Tuesday, April 15, 2008

Northwest and Delta merge; are they the first of many?

It's official: after weeks of wrangling and the complete failure of the two carriers' respective pilots' unions to reach an agreement over how to merge their seniority lists, Delta Air Lines and Northwest Airlines have announced an agreement to merge. Assuming that the deal passes regulatory muster (and it probably will), "the New Delta" will be the world's largest airline.

To be clear, it isn't that the Delta and Northwest pilots finally got things figured out; that's as jumbled a mess as ever. It's just that the merger was never dependent on their agreement in the first place--with the exception that Delta's CEO had stated that it was. That he has now gone back on that promise is a reflection of the changing landscape. That Delta's last CEO lobbied U.S. lawmakers about the perils of airline mergers as part of his strategy to fend off an unwanted 2007 bid by U.S Airways has similarly been discarded with the times.

Since last year, fuel prices have risen precipitously. Those prices are far from the only threat facing legacy airlines like Northwest and Delta--the recent and still unresolved squabble over seniority lists, for instance, highlights the ever-present challenges of a labor model originated more than forty years ago during the days of regulation--but they are serious. Within the last thirty days, in fact, four different airlines (five, if you count regional carrier Champion Air) have filed for bankruptcy protection. Aloha, ATA, and SkyBus are effectively out of business; Frontier continues to operate, but with enormous competition at its Denver hub from powerhouse United as well as popular newcomer Southwest, it's unclear what the future holds for the struggling carrier.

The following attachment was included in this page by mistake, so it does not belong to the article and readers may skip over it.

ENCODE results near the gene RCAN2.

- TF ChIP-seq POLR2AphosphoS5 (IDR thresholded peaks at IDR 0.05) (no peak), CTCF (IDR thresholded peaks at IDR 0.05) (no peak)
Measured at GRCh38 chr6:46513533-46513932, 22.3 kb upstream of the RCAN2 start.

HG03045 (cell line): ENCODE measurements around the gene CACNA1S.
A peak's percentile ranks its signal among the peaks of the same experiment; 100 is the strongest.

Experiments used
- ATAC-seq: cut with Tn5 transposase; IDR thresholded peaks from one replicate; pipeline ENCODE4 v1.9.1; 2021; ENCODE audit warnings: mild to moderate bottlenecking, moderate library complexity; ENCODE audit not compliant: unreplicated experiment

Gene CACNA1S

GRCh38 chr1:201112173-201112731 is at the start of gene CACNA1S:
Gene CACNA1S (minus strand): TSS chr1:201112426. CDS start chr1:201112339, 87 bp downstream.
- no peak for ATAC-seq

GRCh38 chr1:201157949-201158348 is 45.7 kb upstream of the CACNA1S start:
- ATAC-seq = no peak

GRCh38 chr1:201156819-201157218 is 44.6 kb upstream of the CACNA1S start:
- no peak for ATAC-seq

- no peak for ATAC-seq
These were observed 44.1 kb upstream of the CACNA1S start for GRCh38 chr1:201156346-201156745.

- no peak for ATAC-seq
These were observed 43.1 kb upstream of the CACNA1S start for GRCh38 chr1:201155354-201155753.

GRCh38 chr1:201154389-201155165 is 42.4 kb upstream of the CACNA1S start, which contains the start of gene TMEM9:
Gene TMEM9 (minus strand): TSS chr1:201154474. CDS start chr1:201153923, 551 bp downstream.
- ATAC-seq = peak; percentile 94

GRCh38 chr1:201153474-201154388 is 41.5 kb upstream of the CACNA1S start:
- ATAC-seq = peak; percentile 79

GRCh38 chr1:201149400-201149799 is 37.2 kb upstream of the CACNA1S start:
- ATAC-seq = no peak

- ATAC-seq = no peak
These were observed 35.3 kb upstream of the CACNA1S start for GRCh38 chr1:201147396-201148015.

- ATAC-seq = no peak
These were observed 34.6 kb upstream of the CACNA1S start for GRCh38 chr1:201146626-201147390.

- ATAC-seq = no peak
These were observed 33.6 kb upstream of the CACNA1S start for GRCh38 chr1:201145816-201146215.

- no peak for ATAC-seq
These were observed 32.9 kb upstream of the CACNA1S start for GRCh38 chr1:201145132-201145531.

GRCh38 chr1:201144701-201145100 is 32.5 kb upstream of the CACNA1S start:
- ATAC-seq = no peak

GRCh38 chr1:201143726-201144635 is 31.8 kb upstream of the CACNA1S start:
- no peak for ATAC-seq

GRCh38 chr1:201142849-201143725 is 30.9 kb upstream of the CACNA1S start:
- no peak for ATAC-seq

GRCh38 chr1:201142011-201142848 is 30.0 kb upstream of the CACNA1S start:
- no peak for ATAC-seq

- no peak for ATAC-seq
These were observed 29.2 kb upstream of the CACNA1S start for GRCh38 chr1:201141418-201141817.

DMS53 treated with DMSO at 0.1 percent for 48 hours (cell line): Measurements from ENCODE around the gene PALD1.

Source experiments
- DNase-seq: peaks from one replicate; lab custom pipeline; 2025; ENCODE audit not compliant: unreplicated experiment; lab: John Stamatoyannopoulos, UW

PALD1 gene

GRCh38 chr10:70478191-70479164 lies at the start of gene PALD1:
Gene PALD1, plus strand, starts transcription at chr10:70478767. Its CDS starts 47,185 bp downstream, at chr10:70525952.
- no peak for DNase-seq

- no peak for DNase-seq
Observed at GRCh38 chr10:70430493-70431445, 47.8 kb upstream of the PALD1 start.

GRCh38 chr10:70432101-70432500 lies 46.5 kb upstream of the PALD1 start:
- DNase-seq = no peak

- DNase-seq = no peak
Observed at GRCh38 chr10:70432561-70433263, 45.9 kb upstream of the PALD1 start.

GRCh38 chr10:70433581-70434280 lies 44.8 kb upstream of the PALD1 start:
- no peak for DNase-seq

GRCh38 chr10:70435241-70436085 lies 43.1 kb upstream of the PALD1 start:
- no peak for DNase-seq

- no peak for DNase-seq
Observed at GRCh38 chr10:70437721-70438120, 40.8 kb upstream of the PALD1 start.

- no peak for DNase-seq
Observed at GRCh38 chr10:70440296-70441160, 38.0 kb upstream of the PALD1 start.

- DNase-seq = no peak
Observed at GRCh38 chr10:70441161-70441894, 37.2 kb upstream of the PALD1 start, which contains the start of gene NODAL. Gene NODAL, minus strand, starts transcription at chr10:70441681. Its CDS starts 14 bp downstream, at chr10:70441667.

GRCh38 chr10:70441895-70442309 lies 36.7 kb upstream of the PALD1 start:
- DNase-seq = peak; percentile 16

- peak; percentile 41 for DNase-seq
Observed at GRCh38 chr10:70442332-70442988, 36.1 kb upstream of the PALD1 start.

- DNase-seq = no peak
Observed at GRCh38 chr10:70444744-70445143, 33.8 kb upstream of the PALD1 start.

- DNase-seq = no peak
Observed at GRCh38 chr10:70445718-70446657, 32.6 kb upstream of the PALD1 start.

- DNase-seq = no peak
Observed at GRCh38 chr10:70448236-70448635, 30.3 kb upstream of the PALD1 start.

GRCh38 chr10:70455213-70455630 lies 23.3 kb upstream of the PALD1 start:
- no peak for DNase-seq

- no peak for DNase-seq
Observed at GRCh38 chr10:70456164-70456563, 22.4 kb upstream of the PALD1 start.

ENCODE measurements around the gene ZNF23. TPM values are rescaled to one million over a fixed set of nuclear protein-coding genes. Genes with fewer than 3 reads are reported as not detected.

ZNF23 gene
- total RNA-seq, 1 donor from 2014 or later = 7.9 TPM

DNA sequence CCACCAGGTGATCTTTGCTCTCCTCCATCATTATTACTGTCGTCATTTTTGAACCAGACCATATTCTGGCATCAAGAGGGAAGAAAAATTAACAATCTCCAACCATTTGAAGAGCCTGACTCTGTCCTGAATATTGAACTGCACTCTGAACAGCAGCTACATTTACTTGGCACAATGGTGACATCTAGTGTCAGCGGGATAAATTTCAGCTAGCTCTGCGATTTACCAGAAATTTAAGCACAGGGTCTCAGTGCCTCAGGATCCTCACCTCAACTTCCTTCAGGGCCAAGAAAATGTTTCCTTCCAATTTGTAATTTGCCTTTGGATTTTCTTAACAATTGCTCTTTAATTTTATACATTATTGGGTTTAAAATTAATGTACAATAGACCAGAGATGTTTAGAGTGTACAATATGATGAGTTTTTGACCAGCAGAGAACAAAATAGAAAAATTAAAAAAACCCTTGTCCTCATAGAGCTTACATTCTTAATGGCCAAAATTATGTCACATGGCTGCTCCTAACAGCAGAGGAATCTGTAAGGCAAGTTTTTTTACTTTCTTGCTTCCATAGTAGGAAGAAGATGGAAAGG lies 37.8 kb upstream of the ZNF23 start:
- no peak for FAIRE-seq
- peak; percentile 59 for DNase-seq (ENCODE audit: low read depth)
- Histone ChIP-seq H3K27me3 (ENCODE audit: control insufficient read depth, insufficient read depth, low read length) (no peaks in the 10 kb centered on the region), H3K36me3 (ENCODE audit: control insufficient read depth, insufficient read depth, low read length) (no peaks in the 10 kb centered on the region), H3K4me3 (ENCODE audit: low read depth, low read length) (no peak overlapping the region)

But it's not clear what the Delta-Northwest merger will accomplish. Perhaps to deflect criticism of anti-competitive behavior, "the New Delta" doesn't plan to cut jobs or reduce capacity, which are the two tactics that traditionally yield savings in an airline merger. A potential merger between United Airlines and Continental similarly would result in little reduction for the same reasons. And seniority lists are so difficult to integrate--U.S. Airways and America West are still trying to figure them out, four years after their merger--that even customers may continue to fly with two airlines operating under one name.

So, what does this merger hold for us? It's hard to say. For now, all that we can do is wait, wonder, and hope that the looming consolidations don't reduce service standards below their already unenviable levels.

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